Court name
High Court Main Division
Case number
CA 53 of 2013

Lang v S (CA 53 of 2013) [2013] NAHCMD 342 (18 November 2013);

Media neutral citation
[2013] NAHCMD 342
Miller AJ

personal/private details of parties or witnesses have been
redacted from this document in compliance with the law and






CA 53/2013



the matter between:







Lang v The State
(CA 53/2013) [2013] NAHCMD 342 (18 November 2013)



28 October 2013

18 November 2013


Appeal against sentence of 5 years
imprisonment with two years suspended for culpable homicide. The
appellant had fired warning shots in order to arrest the deceased who
was poaching on the appellant’s farm. The regional magistrate
said that the appellant’s offences must have shocked a small
community like O […] and referred to the appellant taking the
law into his own hands. But there were no facts before her as to how
the community in O […] was affected. Nor did the facts
establish that the appellant took the law into his own hands. The
purpose of firing warning shots was to affect an arrest. The court
found that the regional magistrate misdirected herself by over
emphasizing what she considered to be the interests of society in
balancing process which is inherent to sentencing as set out by the
Supreme Court in
S v van Wyk 1993
NR 425 at 448. The regional magistrate also misdirected herself by
failing to consider an alternative to a sentence of imprisonment and
also misdirected herself in wrongly referring to the evidence of a
clinical psychologist as hearsay evidence and not properly evaluating
that evidence. The sentence was disturbingly inappropriate, taking
into account the uncontested facts of the crime. Sentence set aside
and substituted by a fine of N$15 000 or 2 years imprisonment plus 3
years suspended.


the result the appeal succeeds. The sentence imposed on count 1 is
set aside and is substituted by the following sentence: ' The accused
is sentenced to a fine of N$15, 000.00 or 2 years imprisonment. The
accused is in addition sentenced to three years imprisonment which is
entirely suspended for a period of five years on condition that the
accused is not convicted of culpable homicide or any other offence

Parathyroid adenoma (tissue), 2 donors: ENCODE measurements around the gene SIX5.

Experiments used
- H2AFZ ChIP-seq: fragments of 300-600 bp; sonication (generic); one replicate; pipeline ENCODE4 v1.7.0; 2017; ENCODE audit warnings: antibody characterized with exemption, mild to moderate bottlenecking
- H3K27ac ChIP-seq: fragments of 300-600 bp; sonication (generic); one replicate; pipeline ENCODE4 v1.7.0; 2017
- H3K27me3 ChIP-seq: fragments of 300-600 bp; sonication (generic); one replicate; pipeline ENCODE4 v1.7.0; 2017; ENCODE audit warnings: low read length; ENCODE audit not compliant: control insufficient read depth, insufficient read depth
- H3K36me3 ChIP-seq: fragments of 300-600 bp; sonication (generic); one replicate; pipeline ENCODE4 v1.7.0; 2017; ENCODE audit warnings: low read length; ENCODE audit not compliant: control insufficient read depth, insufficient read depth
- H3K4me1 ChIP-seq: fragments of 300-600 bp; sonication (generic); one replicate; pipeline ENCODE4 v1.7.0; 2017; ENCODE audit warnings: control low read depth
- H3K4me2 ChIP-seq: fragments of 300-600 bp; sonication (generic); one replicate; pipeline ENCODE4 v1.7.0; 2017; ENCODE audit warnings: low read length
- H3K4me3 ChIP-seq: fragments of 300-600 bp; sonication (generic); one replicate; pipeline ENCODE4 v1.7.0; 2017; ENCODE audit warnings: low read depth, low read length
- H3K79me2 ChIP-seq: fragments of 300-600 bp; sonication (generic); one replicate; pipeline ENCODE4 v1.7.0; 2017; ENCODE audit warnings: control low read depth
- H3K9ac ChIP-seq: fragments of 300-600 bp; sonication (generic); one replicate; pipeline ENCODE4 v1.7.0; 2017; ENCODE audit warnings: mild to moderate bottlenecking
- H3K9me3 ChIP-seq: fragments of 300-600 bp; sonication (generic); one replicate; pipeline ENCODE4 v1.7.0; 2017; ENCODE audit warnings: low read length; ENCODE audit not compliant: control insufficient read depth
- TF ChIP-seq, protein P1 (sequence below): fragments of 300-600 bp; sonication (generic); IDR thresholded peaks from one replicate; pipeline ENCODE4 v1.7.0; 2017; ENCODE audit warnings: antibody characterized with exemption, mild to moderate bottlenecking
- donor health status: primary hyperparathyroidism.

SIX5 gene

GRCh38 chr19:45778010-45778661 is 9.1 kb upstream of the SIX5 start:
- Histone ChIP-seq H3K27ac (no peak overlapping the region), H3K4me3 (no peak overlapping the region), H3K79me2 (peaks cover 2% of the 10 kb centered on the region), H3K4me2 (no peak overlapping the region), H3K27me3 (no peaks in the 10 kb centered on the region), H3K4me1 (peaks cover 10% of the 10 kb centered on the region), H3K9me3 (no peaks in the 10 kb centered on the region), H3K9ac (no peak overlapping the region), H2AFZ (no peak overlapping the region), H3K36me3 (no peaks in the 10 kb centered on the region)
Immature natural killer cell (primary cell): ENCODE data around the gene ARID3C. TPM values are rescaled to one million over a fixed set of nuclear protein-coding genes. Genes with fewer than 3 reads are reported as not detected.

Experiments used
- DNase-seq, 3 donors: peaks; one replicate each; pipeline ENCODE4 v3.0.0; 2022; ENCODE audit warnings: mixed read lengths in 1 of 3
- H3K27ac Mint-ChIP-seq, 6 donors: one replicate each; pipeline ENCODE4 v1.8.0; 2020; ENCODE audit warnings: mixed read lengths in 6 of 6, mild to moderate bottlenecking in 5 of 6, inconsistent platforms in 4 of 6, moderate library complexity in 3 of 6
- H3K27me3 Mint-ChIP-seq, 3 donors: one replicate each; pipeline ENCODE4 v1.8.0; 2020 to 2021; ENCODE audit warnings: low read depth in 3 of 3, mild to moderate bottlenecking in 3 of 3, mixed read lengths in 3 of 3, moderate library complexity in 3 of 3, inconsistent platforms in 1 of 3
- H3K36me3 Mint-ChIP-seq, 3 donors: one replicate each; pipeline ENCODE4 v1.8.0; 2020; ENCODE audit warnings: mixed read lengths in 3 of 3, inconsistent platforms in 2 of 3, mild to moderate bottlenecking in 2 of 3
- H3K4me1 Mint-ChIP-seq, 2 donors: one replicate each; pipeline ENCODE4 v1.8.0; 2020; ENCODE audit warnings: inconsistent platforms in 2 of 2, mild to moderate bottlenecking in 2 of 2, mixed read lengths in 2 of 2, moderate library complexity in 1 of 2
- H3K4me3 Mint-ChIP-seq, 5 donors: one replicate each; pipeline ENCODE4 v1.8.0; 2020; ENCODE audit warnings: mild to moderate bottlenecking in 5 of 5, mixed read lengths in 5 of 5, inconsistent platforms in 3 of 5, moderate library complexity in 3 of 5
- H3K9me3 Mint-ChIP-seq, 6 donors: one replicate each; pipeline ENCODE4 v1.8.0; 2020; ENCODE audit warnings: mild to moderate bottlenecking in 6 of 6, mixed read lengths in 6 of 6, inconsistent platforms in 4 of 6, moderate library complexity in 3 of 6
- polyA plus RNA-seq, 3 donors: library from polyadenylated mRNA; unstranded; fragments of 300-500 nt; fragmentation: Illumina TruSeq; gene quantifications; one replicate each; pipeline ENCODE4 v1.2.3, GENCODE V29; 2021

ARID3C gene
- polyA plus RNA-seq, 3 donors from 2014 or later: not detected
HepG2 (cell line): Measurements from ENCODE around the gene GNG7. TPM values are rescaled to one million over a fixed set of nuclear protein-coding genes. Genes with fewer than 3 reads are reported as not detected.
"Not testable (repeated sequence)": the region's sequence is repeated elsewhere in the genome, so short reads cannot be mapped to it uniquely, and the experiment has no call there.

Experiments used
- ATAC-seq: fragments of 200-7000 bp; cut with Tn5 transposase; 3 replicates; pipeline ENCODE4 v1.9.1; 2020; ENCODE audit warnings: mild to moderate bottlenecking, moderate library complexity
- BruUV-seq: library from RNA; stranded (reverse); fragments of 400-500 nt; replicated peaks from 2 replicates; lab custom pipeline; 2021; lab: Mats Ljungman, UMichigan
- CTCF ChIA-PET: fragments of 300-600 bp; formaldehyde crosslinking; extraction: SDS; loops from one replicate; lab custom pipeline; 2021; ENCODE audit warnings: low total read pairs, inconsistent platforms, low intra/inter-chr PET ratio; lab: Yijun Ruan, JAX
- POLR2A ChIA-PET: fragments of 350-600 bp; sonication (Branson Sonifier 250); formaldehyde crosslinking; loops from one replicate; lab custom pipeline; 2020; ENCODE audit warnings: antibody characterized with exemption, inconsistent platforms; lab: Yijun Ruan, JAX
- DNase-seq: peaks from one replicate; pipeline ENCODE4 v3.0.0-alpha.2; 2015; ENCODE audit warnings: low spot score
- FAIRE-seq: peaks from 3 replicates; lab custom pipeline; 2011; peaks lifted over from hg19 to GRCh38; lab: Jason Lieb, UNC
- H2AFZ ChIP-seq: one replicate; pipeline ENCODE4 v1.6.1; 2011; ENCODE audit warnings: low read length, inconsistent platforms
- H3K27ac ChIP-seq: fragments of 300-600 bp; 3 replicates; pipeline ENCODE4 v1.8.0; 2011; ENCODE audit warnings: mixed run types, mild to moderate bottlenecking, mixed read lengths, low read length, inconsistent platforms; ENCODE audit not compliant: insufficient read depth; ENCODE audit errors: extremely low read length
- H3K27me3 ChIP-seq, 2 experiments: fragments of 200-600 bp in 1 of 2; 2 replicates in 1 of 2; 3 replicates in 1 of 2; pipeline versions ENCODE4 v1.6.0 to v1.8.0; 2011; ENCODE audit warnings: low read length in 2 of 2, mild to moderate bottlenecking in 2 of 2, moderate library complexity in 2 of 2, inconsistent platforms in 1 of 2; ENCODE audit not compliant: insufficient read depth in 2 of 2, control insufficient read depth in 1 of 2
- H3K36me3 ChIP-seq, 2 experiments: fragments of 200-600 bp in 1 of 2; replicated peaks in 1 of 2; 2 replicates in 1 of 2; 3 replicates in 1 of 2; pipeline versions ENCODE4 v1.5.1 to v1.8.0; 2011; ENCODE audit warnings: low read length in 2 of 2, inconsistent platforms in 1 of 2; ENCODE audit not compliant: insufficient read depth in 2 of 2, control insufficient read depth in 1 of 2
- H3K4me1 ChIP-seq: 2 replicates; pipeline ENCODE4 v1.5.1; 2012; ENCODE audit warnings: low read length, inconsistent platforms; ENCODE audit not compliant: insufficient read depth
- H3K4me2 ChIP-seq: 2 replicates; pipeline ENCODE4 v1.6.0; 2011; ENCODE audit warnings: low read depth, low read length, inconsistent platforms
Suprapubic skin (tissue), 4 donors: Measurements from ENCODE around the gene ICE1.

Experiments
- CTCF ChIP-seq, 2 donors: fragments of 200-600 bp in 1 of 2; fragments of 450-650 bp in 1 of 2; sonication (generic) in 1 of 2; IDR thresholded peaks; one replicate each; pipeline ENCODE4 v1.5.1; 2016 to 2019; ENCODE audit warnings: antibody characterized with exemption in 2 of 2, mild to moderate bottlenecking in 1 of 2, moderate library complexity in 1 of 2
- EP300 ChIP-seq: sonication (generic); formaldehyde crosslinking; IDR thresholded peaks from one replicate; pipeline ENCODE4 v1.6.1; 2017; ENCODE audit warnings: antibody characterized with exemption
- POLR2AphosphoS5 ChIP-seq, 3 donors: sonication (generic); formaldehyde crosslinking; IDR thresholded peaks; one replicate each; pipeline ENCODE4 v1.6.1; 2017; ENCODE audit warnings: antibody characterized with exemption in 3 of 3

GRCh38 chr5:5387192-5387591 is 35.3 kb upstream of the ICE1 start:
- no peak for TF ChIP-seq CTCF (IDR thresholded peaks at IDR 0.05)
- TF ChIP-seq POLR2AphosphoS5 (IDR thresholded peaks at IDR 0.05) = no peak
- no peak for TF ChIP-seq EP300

involving injury to the person of another committed during the period
of suspension and for which he is sentenced to imprisonment without
the option of a fine.’



AJ  (SMUTS, J concurring):
[1]        The
appellant appeared before the learned regional magistrate sitting at
Swakopmund. He was arraigned on the following main and alternative



Attempted Murder

Alternatively to
count 2 a contravention of Section 38 (1) (1) of Act 7 of 1996 as
amended (Negligent discharge of a fire-arm).

Attempted Murder

Alternatively a
further contravention of Section 38 (1) (1) of Act 7 of 1996 as

A contravention of Section 29 (1) (a) of Act 7 of
1996 as amended (Possession of a machine gun), alternatively a
contravention of Section 2 of Act 7 of 1996 as amended (Possession of
an unlicensed fire-arm).


A fifth charge in the indictment was withdrawn by the prosecutor
prior to the appellant pleading thereto.


As a consequence the appellant pleaded to and the trial proceeded on
the four charges I referred to.


The appellant, who was legally represented at the trial, pleaded not
guilty to all the charges. The learned regional magistrate, after
hearing and considering a substantial body of evidence concluded in a
comprehensive and reasoned judgment that the state had established
beyond reasonable doubt that the appellant was guilty of the
following crimes:


Culpable Homicide which relate to count 1.

2,3,4  The
alternative charges in respect of Count 2, 3 and 4.


There is no appeal, and in my view correctly so, against any of the


I need only add that the learned regional magistrate concluded in her
judgment insofar as the matrix of facts is concerned, that there was
a reasonable possibility that the facts deposed to by the appellant
and the witnesses called on his behalf were reasonably possibly true.
It follows that those facts underpinned the convictions. The relevant
facts were conveniently and correctly summarized by Mr. Botes, who
appeared for the appellant before us in the Heads of Argument filed
prior to the hearing of the appeal. They are the following:



Appellant and his family (his wife and elderly mother); at the time
of the incident during 2010 were residing on farm O […].
He also owned the property adjacent to it i.e. O […].
This is in the O […] district close to the
town of O […] and between 6 & 10 km
from the township of O […].

Appellant was self-employed as a land surveyor and a part-time farmer
and also a lodge owner (Wilderness Safari Lodge); situated on the
property referred to supra.

Appellant farmed with his father on the property for approximately 23

The farm consists of an area of approximately 8,500 hectares.